To make a follow-up call after an interview, follow these seven key steps:

1. Prepare Ahead

Before making the call, make sure you have all the necessary information—such as the recruiter’s contact details and the reason for your follow-up call.

The recruiter may ask you questions during the call, so be prepared to answer them. Review the job description and the questions you were asked during the interview to help you prepare.

2. Practice the Conversation

Next, practice the conversation by creating a short script for the call.

It’s normal to feel a little uneasy about making a follow-up call and creating a script will help prevent you from stuttering, stumbling over your words or leaving room for awkward silence.

In your script, include:

  • Your full name
  • The job title you interviewed for
  • The date you were interviewed
  • Questions you want to ask the recruiter—such as when you can expect to hear their decision, or details about the position that you forgot to cover during the interview

Once you have your script ready, it’s time to practice! Get rid of pre-speech jitters by rehearsing your script with a family member or friend.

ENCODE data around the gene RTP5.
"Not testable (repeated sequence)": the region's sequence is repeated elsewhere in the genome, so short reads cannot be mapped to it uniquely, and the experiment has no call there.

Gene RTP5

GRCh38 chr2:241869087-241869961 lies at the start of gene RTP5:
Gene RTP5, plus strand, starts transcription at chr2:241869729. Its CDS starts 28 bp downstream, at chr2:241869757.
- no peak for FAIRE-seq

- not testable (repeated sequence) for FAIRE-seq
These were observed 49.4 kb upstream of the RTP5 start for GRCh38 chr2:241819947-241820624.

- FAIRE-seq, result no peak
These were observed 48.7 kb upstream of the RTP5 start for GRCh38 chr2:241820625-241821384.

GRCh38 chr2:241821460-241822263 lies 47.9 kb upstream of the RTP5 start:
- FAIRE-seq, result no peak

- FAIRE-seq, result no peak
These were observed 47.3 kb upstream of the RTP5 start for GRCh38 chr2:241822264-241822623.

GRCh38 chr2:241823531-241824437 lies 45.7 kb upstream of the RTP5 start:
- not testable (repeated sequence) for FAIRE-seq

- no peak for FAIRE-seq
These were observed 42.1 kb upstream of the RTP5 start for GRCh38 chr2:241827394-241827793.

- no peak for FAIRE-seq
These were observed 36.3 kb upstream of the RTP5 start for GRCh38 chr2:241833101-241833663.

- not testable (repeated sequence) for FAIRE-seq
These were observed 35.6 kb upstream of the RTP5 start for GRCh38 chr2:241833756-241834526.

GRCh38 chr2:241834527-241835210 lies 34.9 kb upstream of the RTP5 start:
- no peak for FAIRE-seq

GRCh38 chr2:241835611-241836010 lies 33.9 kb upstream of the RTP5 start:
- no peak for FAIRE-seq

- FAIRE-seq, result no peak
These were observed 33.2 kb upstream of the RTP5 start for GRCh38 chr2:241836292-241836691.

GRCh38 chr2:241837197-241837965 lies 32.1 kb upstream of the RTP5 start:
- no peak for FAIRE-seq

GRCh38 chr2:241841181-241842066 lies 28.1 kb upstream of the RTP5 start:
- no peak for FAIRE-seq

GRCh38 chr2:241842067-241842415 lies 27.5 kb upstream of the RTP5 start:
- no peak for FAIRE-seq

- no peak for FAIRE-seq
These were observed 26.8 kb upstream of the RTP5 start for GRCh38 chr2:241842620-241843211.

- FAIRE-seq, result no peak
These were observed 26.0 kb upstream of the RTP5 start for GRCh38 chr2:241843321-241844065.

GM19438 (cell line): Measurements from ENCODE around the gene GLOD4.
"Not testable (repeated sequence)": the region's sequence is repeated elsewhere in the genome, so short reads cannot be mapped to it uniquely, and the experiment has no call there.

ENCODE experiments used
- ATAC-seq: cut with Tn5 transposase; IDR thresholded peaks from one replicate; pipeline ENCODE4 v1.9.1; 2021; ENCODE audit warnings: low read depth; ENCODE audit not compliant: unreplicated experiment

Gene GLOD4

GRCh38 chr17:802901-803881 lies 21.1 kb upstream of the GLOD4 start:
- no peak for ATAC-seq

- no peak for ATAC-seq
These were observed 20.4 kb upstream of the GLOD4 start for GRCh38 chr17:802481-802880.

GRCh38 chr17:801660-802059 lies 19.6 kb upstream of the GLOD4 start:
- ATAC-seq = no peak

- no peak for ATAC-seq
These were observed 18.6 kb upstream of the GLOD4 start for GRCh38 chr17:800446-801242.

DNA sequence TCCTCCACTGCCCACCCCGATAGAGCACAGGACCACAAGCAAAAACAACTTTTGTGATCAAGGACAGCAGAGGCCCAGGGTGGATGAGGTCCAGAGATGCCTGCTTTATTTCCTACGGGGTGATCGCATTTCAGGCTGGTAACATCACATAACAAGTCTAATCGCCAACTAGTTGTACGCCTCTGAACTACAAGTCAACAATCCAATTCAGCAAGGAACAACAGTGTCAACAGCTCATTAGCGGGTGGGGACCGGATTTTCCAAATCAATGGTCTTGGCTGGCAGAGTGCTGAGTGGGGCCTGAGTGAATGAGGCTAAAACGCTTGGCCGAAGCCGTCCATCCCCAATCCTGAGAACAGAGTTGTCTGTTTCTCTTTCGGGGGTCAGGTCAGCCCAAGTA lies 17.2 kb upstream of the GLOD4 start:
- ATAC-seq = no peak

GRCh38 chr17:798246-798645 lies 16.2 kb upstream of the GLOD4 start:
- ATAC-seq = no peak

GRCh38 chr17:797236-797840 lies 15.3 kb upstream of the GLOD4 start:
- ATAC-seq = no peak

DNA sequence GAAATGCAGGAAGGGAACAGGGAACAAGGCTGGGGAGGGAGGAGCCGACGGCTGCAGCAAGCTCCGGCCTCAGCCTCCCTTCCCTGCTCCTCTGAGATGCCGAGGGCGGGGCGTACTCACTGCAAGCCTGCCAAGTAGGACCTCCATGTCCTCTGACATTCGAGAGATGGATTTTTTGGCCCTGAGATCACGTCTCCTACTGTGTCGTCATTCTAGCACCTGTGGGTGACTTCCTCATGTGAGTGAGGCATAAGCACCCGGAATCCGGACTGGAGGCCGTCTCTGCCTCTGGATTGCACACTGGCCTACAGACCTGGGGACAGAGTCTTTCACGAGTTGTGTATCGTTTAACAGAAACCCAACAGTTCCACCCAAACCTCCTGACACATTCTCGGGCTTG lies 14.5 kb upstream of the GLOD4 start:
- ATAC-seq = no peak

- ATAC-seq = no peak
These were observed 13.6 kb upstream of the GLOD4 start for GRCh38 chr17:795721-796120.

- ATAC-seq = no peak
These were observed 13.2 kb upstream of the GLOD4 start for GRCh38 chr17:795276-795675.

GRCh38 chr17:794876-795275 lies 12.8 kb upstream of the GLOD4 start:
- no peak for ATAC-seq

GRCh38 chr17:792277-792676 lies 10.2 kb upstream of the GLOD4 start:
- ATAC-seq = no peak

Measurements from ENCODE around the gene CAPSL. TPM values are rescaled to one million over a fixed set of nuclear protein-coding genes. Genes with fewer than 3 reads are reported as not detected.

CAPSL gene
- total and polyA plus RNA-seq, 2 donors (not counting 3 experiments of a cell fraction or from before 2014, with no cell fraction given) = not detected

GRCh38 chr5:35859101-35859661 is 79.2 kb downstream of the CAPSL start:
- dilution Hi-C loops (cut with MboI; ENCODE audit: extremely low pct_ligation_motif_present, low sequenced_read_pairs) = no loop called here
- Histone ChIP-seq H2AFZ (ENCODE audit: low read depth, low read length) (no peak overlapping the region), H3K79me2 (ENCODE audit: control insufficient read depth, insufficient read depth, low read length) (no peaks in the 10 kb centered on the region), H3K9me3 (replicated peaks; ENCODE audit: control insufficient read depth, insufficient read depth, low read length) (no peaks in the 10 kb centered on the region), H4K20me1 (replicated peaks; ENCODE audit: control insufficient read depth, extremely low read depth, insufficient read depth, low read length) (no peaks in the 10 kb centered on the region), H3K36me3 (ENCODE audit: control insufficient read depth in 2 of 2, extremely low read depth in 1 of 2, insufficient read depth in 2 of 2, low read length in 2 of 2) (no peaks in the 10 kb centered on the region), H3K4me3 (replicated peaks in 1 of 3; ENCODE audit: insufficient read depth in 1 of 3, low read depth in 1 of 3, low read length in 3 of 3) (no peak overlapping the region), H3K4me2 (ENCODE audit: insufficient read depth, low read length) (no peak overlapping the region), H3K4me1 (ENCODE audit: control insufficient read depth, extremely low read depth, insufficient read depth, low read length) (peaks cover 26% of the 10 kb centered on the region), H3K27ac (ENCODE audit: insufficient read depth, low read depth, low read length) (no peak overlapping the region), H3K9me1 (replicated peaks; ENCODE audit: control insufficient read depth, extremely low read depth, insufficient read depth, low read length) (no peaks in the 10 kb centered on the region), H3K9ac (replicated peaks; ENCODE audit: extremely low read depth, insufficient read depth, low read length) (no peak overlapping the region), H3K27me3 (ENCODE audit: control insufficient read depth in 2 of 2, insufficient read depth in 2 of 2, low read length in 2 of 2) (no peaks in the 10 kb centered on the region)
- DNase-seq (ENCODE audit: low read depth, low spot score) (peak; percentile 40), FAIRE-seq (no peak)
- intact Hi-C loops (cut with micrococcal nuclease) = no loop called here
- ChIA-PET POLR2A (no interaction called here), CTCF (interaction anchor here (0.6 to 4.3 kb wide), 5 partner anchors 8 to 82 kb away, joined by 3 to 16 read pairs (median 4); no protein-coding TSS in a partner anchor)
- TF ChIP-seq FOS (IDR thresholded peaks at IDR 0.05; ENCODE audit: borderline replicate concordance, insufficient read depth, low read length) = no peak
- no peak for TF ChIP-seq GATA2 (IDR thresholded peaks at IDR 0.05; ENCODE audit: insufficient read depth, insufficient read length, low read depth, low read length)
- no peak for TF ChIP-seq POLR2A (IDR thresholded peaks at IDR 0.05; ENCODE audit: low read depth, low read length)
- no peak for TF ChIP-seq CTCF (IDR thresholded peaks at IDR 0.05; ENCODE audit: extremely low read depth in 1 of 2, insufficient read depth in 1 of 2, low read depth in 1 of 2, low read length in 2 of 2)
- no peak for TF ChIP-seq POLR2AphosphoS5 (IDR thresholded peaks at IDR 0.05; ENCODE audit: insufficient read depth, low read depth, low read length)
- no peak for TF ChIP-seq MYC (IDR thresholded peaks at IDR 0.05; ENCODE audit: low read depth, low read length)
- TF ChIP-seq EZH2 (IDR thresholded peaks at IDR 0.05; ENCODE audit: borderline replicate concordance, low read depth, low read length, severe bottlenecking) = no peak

3. Introduce Yourself

During your follow-up call, be sure to introduce yourself to remind the recruiter of your name and the position you applied for.

Remember, the interviewer has likely interviewed multiple people during the hiring process.

State the purpose of your call by saying, “I’m calling to follow up on the status of my application for the [position] at [company].”

4. Be Professional

Ensure that your tone of voice is friendly, polite and professional. Use proper phone etiquette and avoid using slang or casual language.

Remember, your communication skills may be a key factor in the decision of whether or not to make a job offer.

5. Express Your Gratitude

The hiring process can prove stressful for everyone who’s involved in the process.

In fact, recruiters must interview different applicants and deliver bad news to those who don’t make the cut.